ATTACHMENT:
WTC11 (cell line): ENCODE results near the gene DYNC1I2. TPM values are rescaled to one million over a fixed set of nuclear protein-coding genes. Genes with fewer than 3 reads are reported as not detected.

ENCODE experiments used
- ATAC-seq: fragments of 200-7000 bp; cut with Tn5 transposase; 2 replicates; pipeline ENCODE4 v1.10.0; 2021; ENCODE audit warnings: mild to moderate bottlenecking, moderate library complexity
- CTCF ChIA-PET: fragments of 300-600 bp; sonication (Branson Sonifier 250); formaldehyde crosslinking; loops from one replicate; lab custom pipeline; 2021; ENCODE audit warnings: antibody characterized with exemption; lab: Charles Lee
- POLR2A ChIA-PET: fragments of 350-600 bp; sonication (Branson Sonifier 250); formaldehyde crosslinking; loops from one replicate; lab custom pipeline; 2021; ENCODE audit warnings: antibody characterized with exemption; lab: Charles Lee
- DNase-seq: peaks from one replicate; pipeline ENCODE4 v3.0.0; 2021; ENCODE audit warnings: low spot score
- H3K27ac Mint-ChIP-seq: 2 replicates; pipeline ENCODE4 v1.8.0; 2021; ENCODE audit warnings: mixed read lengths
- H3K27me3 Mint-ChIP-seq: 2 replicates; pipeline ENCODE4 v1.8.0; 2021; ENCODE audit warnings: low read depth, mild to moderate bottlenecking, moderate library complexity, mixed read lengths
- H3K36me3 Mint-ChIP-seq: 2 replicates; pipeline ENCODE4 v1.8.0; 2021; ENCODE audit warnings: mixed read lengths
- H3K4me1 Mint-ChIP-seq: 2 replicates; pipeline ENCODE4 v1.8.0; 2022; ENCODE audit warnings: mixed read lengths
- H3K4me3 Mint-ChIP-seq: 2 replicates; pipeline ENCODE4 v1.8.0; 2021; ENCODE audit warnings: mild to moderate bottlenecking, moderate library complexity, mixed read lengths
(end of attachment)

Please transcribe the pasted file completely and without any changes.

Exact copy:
WTC11 (cell line): ENCODE results near the gene DYNC1I2. TPM values are rescaled to one million over a fixed set of nuclear protein-coding genes. Genes with fewer than 3 reads are reported as not detected.

ENCODE experiments used
- ATAC-seq: fragments of 200-7000 bp; cut with Tn5 transposase; 2 replicates; pipeline ENCODE4 v1.10.0; 2021; ENCODE audit warnings: mild to moderate bottlenecking, moderate library complexity
- CTCF ChIA-PET: fragments of 300-600 bp; sonication (Branson Sonifier 250); formaldehyde crosslinking; loops from one replicate; lab custom pipeline; 2021; ENCODE audit warnings: antibody characterized with exemption; lab: Charles Lee
- POLR2A ChIA-PET: fragments of 350-600 bp; sonication (Branson Sonifier 250); formaldehyde crosslinking; loops from one replicate; lab custom pipeline; 2021; ENCODE audit warnings: antibody characterized with exemption; lab: Charles Lee
- DNase-seq: peaks from one replicate; pipeline ENCODE4 v3.0.0; 2021; ENCODE audit warnings: low spot score
- H3K27ac Mint-ChIP-seq: 2 replicates; pipeline ENCODE4 v1.8.0; 2021; ENCODE audit warnings: mixed read lengths
- H3K27me3 Mint-ChIP-seq: 2 replicates; pipeline ENCODE4 v1.8.0; 2021; ENCODE audit warnings: low read depth, mild to moderate bottlenecking, moderate library complexity, mixed read lengths
- H3K36me3 Mint-ChIP-seq: 2 replicates; pipeline ENCODE4 v1.8.0; 2021; ENCODE audit warnings: mixed read lengths
- H3K4me1 Mint-ChIP-seq: 2 replicates; pipeline ENCODE4 v1.8.0; 2022; ENCODE audit warnings: mixed read lengths
- H3K4me3 Mint-ChIP-seq: 2 replicates; pipeline ENCODE4 v1.8.0; 2021; ENCODE audit warnings: mild to moderate bottlenecking, moderate library complexity, mixed read lengths